The weapon system officer will help in the war

The PLAAF may add a rear seat for a Weapons Systems Officer, if they have not already done so. This will help the pilot focus on maneuvering the plane and make their ammo more lethal. The J-20 is expected to have strong electronic warfare and jamming capabilities to improve its radar evasion and thus improve its survivability.

US allies stockpile F-35s

It is likely to be capable of firing anti-ship missiles and other attack weapons to challenge the United States and Taiwan navies. South Korea and Japan will also have to worry about the J-20. South Korea is buying more F-35s following the development of the J-20. Japan is a big customer of the F-35. The Japanese Self-Defense Force has over 100 Lightning IIs.

D-20. Beware of Beast Mode

It’s possible the J-20 could fly in “beast mode” and attach even more ammo to its wings to incorporate air-to-ground models for ground attack. This will make the fighter a versatile warship and help it achieve aerial dominance in competitive skies.

F-35 versus J-20

The F-35 also has better stealth characteristics and may be able to shoot down the J-20 before the Chinese pilot can see it. The F-35 has an improved engine and is even trying to improve it to meet the Chinese Air Force.

The clash between the F-35 and the J-20, since the two fighters have similar characteristics, would then lead to a reduction in the competence of the pilots. China has not fought a war since 1979, when its army invaded Vietnam in a conflict that lasted less than a month. American pilots have flown over the Middle East and South Asia for years, though those missions have tended to rely on air support, not flying in competitive airspace. The American pilots would have the upper hand in a direct confrontation.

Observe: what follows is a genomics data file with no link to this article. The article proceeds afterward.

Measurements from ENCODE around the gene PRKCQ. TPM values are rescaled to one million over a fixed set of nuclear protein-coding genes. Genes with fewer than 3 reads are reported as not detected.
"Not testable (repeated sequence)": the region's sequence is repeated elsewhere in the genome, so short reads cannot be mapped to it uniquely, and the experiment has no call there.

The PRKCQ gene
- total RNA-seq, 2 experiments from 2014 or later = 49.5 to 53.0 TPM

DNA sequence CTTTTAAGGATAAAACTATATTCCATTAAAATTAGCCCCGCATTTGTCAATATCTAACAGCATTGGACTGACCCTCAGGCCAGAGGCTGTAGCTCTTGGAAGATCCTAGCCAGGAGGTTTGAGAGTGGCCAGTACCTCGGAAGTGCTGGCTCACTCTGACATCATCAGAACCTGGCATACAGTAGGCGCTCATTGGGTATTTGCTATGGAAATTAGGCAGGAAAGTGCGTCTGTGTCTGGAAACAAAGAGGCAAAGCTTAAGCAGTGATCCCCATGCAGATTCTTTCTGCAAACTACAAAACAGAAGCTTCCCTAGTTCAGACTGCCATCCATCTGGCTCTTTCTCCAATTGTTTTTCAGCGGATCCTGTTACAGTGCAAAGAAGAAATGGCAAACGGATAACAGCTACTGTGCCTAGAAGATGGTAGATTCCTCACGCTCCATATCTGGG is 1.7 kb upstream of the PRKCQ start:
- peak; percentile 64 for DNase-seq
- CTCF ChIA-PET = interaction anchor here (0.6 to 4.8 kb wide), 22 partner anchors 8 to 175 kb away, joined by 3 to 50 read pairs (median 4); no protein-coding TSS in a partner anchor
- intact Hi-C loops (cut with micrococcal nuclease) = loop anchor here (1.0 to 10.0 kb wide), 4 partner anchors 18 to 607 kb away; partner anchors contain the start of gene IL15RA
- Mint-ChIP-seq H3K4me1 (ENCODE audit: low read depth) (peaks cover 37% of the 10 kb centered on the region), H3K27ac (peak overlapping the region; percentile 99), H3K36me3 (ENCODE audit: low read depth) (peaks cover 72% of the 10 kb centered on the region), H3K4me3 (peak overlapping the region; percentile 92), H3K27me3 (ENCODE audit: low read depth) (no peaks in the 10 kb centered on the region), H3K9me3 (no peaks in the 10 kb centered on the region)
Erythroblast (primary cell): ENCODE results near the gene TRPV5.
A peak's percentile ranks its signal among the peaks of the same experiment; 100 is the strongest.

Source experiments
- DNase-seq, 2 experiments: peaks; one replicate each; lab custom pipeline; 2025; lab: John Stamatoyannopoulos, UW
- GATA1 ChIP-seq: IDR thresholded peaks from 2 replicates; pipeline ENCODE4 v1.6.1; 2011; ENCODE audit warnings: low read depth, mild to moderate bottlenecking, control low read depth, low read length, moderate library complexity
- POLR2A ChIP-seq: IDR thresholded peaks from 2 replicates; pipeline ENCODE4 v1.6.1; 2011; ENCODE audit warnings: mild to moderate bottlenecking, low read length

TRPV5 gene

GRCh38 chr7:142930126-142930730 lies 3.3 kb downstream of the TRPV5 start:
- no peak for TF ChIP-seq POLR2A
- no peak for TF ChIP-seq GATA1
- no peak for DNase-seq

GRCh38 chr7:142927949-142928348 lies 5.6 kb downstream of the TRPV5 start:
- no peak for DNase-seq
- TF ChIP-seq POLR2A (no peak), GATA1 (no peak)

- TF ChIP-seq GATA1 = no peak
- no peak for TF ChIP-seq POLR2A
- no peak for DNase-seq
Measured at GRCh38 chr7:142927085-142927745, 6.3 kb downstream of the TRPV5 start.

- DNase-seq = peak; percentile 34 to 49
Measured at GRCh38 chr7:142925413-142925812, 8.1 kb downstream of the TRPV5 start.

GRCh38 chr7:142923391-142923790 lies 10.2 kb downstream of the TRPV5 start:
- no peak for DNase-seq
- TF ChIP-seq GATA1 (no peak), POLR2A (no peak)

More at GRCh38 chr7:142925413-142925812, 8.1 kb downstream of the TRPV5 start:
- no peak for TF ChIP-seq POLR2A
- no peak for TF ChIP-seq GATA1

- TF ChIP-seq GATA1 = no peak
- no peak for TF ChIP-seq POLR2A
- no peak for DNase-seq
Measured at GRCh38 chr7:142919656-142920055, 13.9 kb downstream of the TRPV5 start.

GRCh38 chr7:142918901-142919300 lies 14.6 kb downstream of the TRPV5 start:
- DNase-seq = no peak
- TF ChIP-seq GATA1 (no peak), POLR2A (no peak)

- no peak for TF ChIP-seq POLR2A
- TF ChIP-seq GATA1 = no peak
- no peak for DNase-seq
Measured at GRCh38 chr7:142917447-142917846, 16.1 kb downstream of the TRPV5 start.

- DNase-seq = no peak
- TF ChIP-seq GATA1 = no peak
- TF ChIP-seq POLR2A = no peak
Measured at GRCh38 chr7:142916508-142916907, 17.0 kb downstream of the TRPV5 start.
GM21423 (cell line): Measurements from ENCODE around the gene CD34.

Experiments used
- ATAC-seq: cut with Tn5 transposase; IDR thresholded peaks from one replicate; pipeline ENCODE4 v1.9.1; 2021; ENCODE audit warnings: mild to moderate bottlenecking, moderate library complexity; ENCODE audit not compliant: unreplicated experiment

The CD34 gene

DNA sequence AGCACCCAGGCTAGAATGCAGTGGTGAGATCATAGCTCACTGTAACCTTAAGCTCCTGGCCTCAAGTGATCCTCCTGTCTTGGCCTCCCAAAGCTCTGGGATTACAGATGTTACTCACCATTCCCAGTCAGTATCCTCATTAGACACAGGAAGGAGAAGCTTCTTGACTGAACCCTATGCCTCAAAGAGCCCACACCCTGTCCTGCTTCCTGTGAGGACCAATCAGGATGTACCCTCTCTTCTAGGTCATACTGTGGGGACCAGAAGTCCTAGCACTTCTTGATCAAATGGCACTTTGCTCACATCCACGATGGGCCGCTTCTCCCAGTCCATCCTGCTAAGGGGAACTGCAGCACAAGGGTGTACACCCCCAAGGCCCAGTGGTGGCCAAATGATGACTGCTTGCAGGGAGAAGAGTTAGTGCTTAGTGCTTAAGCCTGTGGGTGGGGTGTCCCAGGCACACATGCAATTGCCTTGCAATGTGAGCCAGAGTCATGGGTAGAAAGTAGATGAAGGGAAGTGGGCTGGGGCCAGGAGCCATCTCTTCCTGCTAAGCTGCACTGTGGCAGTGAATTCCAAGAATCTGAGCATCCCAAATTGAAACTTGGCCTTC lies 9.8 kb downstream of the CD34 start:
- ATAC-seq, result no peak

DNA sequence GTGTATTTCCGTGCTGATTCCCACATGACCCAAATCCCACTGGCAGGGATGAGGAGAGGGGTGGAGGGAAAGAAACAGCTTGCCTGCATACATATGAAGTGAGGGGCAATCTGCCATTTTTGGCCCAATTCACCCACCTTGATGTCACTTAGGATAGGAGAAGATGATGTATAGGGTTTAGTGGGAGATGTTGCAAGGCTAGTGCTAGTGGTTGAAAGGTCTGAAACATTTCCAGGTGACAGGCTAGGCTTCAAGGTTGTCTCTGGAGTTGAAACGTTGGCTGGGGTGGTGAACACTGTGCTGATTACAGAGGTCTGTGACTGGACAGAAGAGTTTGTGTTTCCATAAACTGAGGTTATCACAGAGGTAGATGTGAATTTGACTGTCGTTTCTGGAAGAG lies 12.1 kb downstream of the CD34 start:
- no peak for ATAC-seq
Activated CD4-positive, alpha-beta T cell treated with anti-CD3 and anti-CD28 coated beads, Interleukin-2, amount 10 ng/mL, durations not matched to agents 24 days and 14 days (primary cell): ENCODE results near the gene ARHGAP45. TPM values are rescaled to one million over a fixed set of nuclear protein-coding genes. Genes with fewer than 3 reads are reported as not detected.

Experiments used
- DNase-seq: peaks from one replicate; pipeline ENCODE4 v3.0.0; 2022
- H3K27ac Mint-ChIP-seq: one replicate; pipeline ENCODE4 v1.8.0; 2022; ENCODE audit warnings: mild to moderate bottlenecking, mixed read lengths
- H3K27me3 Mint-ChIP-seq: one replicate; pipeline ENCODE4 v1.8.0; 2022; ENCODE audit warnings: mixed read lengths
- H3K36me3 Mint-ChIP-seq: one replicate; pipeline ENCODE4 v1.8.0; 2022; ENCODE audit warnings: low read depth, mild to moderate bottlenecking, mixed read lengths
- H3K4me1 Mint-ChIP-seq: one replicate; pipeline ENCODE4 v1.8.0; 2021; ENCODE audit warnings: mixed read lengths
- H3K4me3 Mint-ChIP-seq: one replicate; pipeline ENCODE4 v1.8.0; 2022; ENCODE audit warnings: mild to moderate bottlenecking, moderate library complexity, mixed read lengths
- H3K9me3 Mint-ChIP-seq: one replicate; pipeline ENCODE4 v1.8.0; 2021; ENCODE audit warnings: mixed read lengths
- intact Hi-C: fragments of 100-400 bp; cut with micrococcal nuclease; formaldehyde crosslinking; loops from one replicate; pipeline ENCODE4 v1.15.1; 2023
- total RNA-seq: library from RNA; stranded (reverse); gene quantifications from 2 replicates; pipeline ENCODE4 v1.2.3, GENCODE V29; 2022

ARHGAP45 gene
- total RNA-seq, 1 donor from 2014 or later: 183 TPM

Can the Taiwanese Air Force survive an airstrike by China?

Chinese pilots never deploy their weapons in anger, though they frequently train near Taiwan airspace. Determined Taiwanese pilots, flying the F-16V, could buy time for their air force and undermine Chinese fighters unless the United States or other Allies intervene with reinforcements. The Taiwan Air Force would have to survive at least two weeks for that to happen. It will be an uphill battle, as China has a two-to-one advantage over all model fighters.

Clearly China stole and borrowed the technology and design of its J-20 Mighty Dragon. But he’s in the rearview mirror. It’s time to focus on air combat skills while flying your F-35 and F-16V towards China’s opponents – USA, Taiwan, South Korea and Japan. It will come down to the daring adventures of individual fighter pilots. The era of the J-20 has arrived, and it will take an F-16V or an F-35 to stop it.

About the Author: Expert Biography: Dr. Brent M. Eastwood, 1945 editor of Defense and National Security, author of Humans, Machines, and Data: Future Trends in Warfare. He is an expert in emerging threats and is a former US Army infantry officer. You can follow him on Twitter @BMeastwood. He holds a doctorate in political science and foreign policy.